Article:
Here is a CNN piece on United States v. Smith.
He’s already served the time, but lawyers Thursday argued to clear his name as onetime U.S. Army Sgt. Michael Smith appeals a conviction for the torture of detainees once held at the Abu Ghraib prison in Iraq.
Abu Ghraib prison was taken over by the Iraqi government after claims of abuse by U.S. troops.
Disturbing snapshots and video portraying sexual humiliation and physical intimidation against the detainees tarnished the image of the United States as it fought to stabilize Iraq after the American overthrow of Saddam Hussein.
A military panel found Smith guilty in March 2006 on allegations that he used his military working dog to illegally "terrorize and frighten" detainees as part of interrogation techniques at the U.S.-managed facility in Baghdad.
But his lawyer, U.S. Army Lt. Col. Jonathan Potter, told a military appeals court Thursday that the conviction was based on faulty instructions to the jury.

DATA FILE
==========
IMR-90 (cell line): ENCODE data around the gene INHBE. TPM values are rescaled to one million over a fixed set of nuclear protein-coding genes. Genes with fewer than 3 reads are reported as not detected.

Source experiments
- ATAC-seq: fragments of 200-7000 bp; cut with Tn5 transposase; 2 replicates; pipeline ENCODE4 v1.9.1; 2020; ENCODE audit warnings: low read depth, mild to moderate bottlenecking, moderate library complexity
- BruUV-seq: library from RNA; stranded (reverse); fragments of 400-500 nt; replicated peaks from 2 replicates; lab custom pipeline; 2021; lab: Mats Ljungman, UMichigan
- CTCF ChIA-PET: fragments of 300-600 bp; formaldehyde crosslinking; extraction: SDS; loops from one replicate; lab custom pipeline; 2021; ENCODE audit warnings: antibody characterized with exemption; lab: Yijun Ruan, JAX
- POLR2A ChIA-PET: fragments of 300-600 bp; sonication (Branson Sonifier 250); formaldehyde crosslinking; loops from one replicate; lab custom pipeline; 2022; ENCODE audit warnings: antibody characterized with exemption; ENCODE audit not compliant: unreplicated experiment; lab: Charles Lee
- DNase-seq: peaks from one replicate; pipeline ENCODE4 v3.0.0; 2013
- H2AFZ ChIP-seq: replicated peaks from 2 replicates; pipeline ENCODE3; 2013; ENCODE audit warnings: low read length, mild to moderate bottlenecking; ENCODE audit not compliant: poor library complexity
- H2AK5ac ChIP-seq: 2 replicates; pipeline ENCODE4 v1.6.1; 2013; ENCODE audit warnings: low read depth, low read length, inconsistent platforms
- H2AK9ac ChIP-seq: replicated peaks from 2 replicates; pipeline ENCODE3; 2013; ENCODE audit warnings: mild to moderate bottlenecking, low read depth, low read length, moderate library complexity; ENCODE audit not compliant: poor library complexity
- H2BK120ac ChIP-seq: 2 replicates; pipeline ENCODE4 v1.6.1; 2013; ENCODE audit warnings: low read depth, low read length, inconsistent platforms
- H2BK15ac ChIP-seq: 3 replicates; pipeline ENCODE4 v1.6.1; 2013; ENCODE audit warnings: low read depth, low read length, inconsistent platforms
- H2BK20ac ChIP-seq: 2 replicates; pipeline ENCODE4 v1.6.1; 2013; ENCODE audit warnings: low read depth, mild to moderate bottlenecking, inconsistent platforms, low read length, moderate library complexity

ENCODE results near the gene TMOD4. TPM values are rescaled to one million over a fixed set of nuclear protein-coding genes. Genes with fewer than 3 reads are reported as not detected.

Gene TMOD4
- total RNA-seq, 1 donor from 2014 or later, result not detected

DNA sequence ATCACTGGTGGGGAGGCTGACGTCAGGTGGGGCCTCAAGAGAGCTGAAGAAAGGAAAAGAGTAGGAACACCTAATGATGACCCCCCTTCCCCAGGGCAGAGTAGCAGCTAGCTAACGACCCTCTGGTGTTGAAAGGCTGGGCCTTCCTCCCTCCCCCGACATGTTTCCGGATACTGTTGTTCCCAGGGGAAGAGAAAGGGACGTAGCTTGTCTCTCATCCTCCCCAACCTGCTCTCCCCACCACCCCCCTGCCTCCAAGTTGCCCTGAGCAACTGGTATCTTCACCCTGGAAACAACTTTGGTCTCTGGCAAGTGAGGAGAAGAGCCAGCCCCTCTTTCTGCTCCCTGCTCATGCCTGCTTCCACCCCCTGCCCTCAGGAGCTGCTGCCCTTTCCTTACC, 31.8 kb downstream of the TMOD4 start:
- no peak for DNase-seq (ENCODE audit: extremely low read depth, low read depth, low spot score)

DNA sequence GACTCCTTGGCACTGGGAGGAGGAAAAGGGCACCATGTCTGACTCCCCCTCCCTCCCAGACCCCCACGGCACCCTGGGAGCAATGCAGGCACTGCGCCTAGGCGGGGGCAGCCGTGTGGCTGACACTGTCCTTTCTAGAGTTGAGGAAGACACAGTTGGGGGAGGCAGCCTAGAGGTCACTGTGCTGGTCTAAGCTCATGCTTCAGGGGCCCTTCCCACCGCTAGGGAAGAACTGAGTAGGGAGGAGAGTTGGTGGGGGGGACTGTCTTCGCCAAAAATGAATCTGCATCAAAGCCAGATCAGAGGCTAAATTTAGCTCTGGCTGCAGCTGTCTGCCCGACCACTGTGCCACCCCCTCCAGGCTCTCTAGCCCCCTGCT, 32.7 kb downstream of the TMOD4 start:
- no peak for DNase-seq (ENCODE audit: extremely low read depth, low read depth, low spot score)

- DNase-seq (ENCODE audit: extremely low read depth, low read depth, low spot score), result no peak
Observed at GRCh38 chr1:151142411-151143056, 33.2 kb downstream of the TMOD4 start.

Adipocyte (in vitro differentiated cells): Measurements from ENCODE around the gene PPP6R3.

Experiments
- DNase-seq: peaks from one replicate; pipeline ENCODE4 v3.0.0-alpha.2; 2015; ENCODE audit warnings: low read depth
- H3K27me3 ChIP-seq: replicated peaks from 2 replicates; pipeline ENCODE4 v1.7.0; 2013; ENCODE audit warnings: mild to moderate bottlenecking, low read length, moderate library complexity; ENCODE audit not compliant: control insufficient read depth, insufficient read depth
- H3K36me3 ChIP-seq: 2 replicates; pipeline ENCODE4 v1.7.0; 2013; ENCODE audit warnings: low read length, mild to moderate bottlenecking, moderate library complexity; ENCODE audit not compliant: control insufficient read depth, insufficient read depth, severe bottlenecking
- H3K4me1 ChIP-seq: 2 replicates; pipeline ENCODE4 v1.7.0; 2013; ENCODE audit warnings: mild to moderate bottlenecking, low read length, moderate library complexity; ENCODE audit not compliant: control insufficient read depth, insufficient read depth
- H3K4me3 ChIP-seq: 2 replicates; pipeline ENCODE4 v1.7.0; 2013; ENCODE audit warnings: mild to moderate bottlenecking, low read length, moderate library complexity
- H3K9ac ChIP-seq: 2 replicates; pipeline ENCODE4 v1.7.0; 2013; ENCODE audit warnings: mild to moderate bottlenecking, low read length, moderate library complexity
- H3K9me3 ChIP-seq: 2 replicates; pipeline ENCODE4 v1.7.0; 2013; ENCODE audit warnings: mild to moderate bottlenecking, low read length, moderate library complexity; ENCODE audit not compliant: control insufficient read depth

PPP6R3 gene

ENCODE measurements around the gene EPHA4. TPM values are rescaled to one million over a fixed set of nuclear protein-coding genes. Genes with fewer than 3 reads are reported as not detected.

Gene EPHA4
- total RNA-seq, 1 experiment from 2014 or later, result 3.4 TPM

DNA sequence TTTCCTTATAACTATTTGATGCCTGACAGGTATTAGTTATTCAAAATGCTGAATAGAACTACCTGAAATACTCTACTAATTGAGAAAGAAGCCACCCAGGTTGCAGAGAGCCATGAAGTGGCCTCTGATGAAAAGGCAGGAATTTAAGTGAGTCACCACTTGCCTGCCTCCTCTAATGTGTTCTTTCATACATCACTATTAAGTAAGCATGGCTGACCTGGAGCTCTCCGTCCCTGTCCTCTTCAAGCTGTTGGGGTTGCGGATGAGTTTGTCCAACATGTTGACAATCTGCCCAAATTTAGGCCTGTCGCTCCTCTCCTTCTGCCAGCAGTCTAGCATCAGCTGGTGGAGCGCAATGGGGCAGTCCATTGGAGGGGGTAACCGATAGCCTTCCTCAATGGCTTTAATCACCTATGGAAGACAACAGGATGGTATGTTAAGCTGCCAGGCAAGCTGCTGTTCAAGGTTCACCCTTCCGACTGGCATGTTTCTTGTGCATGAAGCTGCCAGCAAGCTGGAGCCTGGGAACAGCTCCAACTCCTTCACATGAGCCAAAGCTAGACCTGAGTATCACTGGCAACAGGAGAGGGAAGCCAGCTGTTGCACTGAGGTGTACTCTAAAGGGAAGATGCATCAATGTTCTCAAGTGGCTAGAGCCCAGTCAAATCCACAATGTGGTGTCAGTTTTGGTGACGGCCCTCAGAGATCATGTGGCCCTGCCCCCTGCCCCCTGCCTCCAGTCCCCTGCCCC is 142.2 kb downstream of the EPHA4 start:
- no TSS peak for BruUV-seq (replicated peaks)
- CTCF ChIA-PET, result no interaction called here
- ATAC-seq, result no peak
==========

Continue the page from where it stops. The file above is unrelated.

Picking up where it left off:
"Nowhere in this case did the government establish that the use of the dog was illegal," the defense counsel said, noting that Smith "was not trained in interrogation techniques."
The CAAF granted issues are:
Granted issues question (1) whether the military judge erred by failing to instruct on obedience to lawful orders as it pertained to maltreatment by having a military working dog (MWD) bark at a detainee when there was no evidence before the military judge that such an order was illegal; (2) whether the military judge erred when he did not instruct the panel on obedience to orders (lawful or unlawful) as it pertained to maltreatment by having a MWD bark at juvenile detainees; and (3) whether the evidence for all maltreatment specifications was legally insufficient, because the detainees were not “subject to [Appellant’s] orders” and did not have a “duty to obey.”
Here is a link to the oral argument.